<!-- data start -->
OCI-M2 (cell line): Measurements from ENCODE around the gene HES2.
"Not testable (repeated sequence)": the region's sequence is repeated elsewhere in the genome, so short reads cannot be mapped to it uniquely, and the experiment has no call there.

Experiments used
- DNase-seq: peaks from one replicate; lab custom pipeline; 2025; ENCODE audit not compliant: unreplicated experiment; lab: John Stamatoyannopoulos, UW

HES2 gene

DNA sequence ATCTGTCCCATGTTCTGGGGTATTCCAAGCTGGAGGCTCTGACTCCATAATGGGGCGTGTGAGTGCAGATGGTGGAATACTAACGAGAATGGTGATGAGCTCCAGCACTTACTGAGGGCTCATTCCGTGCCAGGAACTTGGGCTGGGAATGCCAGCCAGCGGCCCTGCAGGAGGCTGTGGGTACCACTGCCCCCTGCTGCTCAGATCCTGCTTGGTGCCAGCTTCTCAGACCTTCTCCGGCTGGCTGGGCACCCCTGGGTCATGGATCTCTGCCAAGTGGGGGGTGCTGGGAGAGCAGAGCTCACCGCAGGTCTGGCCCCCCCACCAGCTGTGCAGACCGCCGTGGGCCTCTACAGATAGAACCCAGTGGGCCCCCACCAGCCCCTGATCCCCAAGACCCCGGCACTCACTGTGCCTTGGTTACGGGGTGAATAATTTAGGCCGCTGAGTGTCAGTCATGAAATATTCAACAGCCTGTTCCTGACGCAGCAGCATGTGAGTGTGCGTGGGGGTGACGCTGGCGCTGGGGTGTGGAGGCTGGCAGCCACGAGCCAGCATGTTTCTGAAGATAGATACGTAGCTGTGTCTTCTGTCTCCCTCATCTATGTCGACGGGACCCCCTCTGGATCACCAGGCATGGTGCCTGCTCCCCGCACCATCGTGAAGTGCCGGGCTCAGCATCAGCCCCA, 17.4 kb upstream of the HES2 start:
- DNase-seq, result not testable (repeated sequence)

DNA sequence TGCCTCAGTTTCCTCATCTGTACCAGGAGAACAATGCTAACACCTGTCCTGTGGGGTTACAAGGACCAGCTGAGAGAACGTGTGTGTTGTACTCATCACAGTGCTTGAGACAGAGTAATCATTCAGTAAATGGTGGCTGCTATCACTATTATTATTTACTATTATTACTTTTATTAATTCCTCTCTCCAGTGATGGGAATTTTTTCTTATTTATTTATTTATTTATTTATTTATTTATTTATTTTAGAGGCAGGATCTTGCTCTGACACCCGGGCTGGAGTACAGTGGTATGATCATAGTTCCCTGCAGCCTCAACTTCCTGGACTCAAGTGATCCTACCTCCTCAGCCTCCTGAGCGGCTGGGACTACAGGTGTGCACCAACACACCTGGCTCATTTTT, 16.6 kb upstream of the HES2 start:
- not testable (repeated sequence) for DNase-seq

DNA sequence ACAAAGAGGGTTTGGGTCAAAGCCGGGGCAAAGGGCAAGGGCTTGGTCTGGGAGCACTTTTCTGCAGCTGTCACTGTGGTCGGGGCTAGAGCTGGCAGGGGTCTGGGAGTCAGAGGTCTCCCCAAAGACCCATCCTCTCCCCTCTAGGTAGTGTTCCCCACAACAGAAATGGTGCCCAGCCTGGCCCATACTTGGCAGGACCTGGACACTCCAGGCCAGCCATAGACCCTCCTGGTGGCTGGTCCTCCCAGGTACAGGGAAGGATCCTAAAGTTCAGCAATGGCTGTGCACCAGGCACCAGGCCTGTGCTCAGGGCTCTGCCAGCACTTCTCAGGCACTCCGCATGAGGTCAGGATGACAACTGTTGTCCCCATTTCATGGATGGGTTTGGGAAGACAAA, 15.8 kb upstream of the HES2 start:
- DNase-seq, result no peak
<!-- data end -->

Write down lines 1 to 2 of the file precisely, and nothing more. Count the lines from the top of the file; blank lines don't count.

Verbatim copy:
OCI-M2 (cell line): Measurements from ENCODE around the gene HES2.
"Not testable (repeated sequence)": the region's sequence is repeated elsewhere in the genome, so short reads cannot be mapped to it uniquely, and the experiment has no call there.